Start of Autumn
The Start of Autumn (Liqiu) falls between August 7 and 9 according to the Gregorian calendar. Qiu (autumn) is a season for harvesting across the country. Liqiu is the first solar term of autumn, around which the summer heat still lingers, so it’s better seen as a transition from summer to autumn. There are still a few days ahead before the real cool autumn comes. According to meteorological standards, if the average temperature of a certain place, for five consecutive days, is between 10oC and 22oC, then it can be declared that autumn has arrived.
After the Start of Autumn, both the morning and night start to get cool, but it’s still hot during the day. The last period of the hottest days in a year comes after the Start of Autumn. In China, there is a farmer’s proverb which says: after the Start of Autumn, a cow can still be burnt to death. People call unseasonably warm weather occurring after the Start of Autumn Qiu Laohu (literally meaning “Autumn Tiger” in Chinese, it is the same as “an Indian Summer,” the only difference being that Chinese people don’t enjoy the extended hot spell). During an Indian Summer, most parts of China are still pretty hot and crops grow vigorously.
During this time of year, peaches are ripe, hanging heavily in trees, ready to be picked. Although your mouth might be watering, don’t forget to wash them over and over again as the hair on its skin will make your hand itchy!
Around the Start of Autumn, China’s most romantic festival of the year, the Qixi Festival, arrives.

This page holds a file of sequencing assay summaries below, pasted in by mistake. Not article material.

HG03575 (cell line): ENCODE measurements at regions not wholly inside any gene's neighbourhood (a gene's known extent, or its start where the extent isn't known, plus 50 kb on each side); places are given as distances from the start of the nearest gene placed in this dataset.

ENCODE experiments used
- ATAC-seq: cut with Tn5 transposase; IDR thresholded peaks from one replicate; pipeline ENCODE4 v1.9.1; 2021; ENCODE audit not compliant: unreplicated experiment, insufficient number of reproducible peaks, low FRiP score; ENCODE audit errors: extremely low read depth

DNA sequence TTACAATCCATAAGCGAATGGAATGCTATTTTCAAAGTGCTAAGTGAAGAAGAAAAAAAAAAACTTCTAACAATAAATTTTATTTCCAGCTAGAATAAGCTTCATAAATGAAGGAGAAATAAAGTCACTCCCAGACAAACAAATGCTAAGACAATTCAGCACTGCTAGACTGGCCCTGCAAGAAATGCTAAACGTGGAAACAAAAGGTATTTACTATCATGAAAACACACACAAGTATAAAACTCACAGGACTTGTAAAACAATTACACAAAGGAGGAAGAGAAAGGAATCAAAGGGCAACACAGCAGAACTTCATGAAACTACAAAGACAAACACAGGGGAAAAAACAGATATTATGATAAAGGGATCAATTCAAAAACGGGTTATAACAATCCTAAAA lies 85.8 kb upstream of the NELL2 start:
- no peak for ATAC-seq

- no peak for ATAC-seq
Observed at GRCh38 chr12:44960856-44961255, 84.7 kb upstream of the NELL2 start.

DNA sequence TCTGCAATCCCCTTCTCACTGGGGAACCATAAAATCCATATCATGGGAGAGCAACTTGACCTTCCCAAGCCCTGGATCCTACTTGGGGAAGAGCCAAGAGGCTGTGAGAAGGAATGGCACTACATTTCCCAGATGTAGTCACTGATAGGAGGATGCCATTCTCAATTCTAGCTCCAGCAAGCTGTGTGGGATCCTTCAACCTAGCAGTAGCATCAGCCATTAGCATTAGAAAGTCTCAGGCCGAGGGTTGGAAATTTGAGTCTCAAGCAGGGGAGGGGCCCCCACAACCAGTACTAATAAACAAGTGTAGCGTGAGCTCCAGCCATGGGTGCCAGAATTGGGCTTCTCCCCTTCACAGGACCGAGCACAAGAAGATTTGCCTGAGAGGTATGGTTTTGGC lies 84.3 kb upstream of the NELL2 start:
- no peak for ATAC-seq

Have you heard of the heart-breaking love story of Niulang (a cowherd) and Zhinü (a fairy maiden who is a weaver girl of the Heavenly Mother Queen), two lovers whose love was disapproved and were then separated by the Silver River (symbolizing the Milky Way) in Chinese mythology? Their tragic romance touched a flock of magpies, who decided to form a bridge every year on the seventh day of the seventh lunar month for them to reunite. This is how Qixi, the Double Seventh Festival, came into being. Overtime, this day has become China’s version of Valentine’s Day with millions of young people celebrating it every year.
The hot summer often causes people to lose their appetites; as a result, many people lose weight during the hot season. When autumn comes, as the coolness sets in; people normally take this opportunity to eat more in order to supplement what they lost during the summer. Many people in China prefer to eat hotpot with all kinds of meat, which is nicknamed, “gaining some autumn fat.”